We All Deserve to Be Counted: The Importance of the 2020 Census

News April 25, 2019
The 10-year census is a profound expression of who our nation is and who deserves to be included in our political systems and public services. With the 2020 census less than a year away, SPUR is hosting a series of events to look at ongoing local strategies to make sure everyone in the Bay Area gets counted.

My Rider Is Your Rider: What the Bay Area Can Learn from Germany’s Collaborative Transit Planning

News April 24, 2019
In cities and regions across Germany, dozens of transit operators work together to provide riders with one simple and convenient transit system that is competitive with driving for many trips. It’s a far cry from the Bay Area, where transit services all have separate fares, schedules and maps. How were Germany’s cities able to align multiple operators into one seamless system?

The Politics of Potholes in Oakland: Fairness, Equity, City Budgets and the Public Good

News April 18, 2019
In recent weeks the Oakland Department of Transportation has begun publicizing its new $100 million, three-year paving plan. Ordinarily a plan that triples annual spending would meet with universal acclaim. But this plan — which incorporates equity in deciding how to spend money on paving streets — has some parts of town happy and other parts up in arms.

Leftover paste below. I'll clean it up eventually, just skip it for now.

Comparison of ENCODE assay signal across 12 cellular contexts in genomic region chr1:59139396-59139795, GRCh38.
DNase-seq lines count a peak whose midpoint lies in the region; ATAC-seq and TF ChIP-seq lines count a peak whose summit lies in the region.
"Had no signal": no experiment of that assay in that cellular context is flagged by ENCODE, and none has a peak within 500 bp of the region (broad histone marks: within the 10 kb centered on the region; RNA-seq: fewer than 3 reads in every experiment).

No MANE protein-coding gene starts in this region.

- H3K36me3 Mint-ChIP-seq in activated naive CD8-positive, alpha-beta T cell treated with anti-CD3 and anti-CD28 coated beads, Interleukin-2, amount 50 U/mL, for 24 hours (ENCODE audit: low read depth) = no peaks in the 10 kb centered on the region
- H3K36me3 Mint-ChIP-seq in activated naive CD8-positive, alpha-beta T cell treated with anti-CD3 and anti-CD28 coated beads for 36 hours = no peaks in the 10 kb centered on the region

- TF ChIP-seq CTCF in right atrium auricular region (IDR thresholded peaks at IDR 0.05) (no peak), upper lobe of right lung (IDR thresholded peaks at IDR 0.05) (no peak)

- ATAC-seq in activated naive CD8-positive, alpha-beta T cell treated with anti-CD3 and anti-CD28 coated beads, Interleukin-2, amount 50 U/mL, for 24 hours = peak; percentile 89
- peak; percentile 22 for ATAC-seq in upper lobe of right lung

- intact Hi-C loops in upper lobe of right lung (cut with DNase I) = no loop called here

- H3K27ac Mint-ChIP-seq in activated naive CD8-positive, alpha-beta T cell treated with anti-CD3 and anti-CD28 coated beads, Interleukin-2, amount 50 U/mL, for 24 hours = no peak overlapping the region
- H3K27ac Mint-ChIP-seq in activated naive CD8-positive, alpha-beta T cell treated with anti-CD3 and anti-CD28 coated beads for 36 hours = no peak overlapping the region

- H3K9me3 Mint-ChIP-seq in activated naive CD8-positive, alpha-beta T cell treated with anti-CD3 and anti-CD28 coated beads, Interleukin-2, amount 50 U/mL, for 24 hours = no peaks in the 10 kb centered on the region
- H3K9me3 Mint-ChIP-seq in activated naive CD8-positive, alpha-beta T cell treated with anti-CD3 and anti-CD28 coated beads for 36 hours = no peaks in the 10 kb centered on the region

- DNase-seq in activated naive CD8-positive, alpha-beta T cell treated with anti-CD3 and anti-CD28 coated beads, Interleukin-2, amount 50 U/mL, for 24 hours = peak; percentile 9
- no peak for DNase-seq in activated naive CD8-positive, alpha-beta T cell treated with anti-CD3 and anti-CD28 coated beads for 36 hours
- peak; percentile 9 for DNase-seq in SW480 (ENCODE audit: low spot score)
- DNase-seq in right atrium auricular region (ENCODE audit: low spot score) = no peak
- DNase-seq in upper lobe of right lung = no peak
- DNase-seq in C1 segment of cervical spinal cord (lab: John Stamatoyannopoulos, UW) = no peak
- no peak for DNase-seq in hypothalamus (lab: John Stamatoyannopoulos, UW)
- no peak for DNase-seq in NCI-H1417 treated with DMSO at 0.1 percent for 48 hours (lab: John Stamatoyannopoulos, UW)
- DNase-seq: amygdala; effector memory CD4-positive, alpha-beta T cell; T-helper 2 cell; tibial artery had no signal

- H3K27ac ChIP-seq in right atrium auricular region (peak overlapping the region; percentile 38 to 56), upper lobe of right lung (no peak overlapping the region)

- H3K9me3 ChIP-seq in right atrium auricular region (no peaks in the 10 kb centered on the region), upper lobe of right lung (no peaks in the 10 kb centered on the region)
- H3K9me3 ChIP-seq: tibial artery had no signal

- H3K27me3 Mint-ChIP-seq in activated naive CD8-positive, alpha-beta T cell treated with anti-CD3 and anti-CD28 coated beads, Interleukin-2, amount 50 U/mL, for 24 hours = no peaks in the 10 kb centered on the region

Re-Envisioning the Guadalupe River Park

White Paper April 18, 2019
From New York City’s High Line to Atlanta’s BeltLine, communities across the country are transforming underutilized infrastructure into engaging public spaces. Building on this national momentum, SPUR has launched a project to reconsider the Guadalupe River Park, an underappreciated gem in downtown San Jose.

Big Win: A Taller Skyline for San Jose

News March 27, 2019
For years, people have asked why downtown San Jose’s skyline is so … diminutive. This month, the city made a big decision that will finally allow its downtown to grow upward: Changing flight paths at Mineta San Jose Airport will allow taller buildings — meaning more jobs and housing near transit.

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